We envision a sustainable future in which humans support the forest’s biodiversity through responsible use of its resources. Despite technology, our society relies on healthy forests for resources such as clean air and water, food, medicine, fuel, and building materials. Approximately 90% of Maine is forested—the most of any state in the United States. These forests filter our air and water, prevent flooding and erosion, provide sustainable building materials, support livelihoods related to its resources, and provide us with places for recreation. We can protect these forests, vital to Maine’s culture and economy, by helping to protect the biodiversity within them and finding a balanced way to enter the forest’s web of life without totally destroying it.

Everyone can participate in conservation.

The root cause of biodiversity loss is population growth and overconsumption. We are in the midst of the sixth mass extinction on Earth, with reports showing that we have lost 60% of the global biodiversity in the last 40 years. This loss of life is caused by human action, through the expansion of agriculture and industry, overexploitation through hunting and fishing, the introduction of invasive species, and pollution. The trolls are here to remind us that we can change this course. There are many ways to get involved and join the trolls as guardians of the forest.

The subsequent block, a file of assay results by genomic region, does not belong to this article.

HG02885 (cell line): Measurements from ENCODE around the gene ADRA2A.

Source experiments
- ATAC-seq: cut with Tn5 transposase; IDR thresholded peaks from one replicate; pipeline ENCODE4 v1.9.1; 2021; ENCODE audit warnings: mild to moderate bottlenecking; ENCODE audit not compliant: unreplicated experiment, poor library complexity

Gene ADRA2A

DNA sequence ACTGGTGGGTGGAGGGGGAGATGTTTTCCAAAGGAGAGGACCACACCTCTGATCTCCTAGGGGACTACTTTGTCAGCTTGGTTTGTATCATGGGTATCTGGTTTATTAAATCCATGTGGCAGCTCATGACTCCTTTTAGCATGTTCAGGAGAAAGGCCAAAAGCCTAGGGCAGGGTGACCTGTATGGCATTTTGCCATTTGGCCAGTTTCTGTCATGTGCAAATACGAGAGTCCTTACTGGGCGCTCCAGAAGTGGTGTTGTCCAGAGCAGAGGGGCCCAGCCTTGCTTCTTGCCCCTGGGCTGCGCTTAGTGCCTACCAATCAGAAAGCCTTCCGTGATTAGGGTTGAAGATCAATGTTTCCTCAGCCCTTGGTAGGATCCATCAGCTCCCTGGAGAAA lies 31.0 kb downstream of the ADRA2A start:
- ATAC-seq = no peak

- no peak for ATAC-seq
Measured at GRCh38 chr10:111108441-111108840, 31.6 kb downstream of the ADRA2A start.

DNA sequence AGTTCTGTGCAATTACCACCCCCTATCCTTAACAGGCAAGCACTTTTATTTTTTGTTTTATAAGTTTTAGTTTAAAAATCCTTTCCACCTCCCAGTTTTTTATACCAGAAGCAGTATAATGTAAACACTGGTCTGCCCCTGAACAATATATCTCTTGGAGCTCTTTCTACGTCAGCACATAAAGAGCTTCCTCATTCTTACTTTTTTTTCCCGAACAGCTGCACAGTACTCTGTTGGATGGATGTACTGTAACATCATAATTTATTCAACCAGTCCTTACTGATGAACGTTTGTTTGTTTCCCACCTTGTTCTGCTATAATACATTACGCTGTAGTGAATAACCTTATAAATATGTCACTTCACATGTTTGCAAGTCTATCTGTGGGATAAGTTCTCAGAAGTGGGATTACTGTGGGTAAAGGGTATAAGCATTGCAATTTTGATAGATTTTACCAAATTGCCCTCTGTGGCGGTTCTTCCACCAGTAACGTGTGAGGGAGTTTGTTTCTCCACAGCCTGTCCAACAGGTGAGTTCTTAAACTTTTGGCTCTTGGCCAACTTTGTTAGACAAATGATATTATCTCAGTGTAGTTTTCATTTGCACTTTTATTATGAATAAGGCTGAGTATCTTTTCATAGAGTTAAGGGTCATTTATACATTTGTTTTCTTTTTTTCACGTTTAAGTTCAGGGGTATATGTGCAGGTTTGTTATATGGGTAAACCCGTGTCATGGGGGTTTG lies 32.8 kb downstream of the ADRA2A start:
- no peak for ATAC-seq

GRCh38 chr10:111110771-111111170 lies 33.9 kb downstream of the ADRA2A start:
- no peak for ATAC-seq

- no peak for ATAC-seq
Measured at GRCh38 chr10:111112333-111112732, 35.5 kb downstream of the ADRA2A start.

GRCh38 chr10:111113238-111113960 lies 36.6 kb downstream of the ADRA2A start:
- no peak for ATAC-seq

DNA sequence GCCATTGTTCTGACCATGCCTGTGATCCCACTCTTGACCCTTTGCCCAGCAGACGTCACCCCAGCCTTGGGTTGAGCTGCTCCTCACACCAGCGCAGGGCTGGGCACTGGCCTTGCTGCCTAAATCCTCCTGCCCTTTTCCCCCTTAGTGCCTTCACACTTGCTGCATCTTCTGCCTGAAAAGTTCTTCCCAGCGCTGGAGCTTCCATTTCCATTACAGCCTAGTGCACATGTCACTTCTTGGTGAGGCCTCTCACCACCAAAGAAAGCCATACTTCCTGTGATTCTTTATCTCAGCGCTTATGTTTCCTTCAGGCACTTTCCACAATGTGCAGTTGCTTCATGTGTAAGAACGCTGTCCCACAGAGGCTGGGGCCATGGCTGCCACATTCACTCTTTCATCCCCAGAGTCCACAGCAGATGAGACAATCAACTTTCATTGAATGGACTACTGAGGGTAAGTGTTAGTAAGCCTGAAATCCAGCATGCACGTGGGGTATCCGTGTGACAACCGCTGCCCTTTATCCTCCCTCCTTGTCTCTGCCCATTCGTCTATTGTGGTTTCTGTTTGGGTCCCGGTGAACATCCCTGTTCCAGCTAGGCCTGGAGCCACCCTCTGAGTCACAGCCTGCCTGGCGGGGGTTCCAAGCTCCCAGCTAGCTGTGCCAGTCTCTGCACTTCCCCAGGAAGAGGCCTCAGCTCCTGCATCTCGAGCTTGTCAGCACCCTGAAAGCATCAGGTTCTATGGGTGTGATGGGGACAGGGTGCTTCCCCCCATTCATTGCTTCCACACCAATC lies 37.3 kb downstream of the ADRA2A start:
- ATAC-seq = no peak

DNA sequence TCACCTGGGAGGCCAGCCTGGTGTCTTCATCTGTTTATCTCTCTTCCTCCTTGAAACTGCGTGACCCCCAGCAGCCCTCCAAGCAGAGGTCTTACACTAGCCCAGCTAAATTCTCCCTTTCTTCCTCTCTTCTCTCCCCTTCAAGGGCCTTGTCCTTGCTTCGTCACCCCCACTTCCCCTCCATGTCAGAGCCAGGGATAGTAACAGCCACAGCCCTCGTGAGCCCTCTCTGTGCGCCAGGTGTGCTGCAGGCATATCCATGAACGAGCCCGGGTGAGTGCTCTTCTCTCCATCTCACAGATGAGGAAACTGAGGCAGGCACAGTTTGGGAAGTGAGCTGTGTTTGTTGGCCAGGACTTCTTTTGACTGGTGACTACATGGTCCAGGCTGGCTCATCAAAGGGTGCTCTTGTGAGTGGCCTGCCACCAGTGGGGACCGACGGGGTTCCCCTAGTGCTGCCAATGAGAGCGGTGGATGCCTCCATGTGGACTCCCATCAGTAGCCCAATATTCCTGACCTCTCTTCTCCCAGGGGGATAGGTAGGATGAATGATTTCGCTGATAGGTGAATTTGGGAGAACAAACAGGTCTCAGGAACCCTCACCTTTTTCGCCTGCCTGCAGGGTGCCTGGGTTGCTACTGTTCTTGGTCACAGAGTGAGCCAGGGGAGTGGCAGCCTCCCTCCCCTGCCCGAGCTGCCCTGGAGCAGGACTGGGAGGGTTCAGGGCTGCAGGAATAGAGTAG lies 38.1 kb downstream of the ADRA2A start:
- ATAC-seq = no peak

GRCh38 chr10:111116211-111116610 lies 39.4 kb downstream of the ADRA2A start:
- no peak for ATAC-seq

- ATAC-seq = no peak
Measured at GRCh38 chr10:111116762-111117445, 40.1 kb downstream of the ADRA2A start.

Contribute to research by participating in community science projects and documenting the biodiversity in your own backyards and communities. The first step to preserving biodiversity is being aware of what there is to begin with. Some of our favorite community science projects include the Forest Ecology Research Network, Signs of the Seasons phenology monitoring, eBird, Great Backyard Bird Count, Project Feeder Watch, Maine “Big Night” amphibian monitoring, and iNaturalist. You can also search for more in your areas of interest at SciStarter.com.

Protect the biodiversity you know you have by fostering wildlife habitat in your yard and controlling introduced weeds and pests. Help maintain Maine’s wetlands by conserving water, reducing irrigation, and not draining water bodies on your property. Consider donating property to land trusts.

Engage on a larger scale and amplify your voice by advocating for policy change that protects forests and their resources. One good place to start is the Natural Resources Council of Maine, who advocate for policy that protects, restores, and conserves Maine’s environment like waste and recycling reform, clean energy, and endangered species protection.

Want more ideas from the trolls about how to discover and support forest biodiversity? Check out the Teachings of the Trolls here.